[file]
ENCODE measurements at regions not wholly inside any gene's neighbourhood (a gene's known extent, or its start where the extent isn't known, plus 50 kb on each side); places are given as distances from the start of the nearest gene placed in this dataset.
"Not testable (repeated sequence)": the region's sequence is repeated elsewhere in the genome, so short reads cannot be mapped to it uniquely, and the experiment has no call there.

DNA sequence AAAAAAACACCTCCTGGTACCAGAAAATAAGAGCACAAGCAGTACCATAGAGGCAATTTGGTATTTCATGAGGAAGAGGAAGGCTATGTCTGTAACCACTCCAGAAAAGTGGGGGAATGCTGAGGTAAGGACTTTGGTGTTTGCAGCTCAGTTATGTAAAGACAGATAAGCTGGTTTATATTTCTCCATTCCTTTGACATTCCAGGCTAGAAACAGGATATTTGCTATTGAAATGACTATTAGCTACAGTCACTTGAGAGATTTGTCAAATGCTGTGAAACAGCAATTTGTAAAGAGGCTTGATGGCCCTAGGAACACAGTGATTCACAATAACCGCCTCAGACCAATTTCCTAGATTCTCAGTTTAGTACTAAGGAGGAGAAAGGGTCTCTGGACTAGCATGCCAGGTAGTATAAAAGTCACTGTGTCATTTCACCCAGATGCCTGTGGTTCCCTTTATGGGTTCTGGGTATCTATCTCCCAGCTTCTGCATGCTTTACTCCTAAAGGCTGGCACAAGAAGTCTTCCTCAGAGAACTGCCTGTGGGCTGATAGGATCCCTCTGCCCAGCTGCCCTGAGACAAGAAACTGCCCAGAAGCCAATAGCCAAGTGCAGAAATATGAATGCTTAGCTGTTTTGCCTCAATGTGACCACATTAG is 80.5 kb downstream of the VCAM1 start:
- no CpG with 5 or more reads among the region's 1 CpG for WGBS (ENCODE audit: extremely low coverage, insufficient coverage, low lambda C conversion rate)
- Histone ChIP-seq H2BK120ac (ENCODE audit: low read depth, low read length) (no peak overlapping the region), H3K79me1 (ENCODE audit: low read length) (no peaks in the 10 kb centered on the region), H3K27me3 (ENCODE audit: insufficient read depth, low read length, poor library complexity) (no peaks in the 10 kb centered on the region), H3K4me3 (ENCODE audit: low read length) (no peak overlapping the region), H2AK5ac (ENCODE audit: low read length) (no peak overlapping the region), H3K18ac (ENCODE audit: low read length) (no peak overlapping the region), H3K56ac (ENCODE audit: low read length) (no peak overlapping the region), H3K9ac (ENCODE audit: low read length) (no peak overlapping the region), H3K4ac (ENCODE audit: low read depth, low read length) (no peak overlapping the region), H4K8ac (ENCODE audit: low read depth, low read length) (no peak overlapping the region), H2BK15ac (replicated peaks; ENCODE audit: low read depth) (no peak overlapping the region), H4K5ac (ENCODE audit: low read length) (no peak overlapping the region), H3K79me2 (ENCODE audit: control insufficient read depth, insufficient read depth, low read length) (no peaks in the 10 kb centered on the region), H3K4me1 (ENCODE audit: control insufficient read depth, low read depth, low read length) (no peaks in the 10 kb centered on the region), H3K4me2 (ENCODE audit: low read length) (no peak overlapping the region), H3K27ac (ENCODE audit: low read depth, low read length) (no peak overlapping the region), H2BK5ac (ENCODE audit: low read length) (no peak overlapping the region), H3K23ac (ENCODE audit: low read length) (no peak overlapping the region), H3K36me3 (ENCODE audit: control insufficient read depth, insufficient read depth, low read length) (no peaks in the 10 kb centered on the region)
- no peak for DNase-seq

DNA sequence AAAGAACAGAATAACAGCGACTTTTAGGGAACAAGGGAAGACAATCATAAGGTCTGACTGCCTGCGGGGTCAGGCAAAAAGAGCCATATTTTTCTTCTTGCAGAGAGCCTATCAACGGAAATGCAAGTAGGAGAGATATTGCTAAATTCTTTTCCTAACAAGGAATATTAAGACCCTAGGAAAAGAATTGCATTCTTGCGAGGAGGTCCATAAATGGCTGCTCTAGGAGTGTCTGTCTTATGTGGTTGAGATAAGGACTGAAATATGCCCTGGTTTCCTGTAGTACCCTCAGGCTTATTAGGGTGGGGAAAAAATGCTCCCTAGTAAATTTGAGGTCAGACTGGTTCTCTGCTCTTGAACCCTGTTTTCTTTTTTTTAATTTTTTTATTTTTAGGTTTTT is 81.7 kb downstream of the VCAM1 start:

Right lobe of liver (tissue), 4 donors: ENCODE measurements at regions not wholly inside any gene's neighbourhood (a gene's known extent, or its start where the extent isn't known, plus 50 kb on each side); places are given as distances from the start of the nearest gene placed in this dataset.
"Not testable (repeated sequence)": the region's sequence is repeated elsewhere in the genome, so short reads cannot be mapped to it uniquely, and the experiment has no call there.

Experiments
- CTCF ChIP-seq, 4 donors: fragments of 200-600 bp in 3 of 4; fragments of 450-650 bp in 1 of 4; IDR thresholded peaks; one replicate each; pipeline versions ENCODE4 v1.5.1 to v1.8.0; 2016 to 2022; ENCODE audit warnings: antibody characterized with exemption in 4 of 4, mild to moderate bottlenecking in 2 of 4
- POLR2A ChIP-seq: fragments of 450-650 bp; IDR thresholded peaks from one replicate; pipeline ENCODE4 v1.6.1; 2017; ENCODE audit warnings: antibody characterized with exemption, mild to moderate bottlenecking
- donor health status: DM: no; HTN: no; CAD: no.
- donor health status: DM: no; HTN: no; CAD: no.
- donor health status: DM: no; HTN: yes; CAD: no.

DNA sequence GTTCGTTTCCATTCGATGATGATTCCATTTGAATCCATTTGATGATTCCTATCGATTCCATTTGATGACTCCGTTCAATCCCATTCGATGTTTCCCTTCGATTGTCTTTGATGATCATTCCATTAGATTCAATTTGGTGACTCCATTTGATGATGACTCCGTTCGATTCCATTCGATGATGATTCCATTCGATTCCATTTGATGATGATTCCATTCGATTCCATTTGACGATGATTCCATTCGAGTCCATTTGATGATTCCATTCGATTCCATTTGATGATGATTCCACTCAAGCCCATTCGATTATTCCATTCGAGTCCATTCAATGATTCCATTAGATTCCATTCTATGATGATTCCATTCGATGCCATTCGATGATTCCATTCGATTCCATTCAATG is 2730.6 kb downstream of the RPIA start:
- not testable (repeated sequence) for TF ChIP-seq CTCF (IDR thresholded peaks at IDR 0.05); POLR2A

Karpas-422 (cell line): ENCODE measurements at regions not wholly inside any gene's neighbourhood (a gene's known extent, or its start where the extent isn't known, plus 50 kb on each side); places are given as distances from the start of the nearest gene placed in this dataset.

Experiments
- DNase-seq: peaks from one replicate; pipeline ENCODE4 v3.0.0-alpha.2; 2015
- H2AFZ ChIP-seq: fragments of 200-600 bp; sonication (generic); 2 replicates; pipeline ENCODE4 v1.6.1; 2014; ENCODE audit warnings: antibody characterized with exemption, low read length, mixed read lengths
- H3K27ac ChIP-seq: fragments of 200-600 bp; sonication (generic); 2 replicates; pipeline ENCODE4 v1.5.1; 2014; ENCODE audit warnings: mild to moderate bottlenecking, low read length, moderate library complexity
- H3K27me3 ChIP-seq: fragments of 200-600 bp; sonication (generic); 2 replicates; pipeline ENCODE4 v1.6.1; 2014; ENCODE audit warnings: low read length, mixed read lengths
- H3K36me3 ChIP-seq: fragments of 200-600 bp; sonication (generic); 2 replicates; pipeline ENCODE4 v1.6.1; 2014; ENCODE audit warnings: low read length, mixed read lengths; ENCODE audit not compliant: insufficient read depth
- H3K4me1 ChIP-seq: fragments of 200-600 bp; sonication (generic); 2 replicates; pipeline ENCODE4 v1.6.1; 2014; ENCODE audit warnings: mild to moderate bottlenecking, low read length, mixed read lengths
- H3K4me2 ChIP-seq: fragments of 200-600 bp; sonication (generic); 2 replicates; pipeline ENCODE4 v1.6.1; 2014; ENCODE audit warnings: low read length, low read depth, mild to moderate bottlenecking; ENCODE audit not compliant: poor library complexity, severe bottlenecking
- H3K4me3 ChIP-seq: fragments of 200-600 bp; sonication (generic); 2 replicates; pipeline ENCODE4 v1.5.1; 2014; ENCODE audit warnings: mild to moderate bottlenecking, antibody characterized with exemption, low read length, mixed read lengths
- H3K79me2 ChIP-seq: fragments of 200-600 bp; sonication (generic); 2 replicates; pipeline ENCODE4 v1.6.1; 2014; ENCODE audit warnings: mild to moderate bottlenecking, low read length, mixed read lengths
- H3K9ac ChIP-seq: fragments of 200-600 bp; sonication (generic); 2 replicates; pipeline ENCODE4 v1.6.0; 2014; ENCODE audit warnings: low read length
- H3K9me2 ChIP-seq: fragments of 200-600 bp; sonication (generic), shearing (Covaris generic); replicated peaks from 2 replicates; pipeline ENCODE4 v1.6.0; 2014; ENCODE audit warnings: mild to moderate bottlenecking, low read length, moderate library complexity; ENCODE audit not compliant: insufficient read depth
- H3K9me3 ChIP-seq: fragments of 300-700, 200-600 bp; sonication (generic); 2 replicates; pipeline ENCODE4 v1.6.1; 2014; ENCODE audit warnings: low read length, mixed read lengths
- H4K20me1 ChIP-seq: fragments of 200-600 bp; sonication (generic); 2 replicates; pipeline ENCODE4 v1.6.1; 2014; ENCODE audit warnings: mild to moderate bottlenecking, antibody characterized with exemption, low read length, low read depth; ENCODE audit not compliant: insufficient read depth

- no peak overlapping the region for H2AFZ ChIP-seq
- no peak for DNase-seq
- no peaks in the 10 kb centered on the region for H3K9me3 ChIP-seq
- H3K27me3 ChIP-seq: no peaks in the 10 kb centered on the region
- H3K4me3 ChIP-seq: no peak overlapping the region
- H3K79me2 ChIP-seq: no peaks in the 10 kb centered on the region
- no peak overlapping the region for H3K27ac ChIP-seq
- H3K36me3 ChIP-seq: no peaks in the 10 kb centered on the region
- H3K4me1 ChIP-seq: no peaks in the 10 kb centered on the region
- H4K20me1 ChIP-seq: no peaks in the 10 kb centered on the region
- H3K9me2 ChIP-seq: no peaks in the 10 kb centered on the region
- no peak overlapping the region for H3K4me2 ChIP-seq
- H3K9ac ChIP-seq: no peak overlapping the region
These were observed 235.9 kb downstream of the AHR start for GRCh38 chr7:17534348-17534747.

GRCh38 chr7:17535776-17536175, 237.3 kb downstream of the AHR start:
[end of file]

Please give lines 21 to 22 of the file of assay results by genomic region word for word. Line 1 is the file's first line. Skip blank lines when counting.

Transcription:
- H2AFZ ChIP-seq: fragments of 200-600 bp; sonication (generic); 2 replicates; pipeline ENCODE4 v1.6.1; 2014; ENCODE audit warnings: antibody characterized with exemption, low read length, mixed read lengths
- H3K27ac ChIP-seq: fragments of 200-600 bp; sonication (generic); 2 replicates; pipeline ENCODE4 v1.5.1; 2014; ENCODE audit warnings: mild to moderate bottlenecking, low read length, moderate library complexity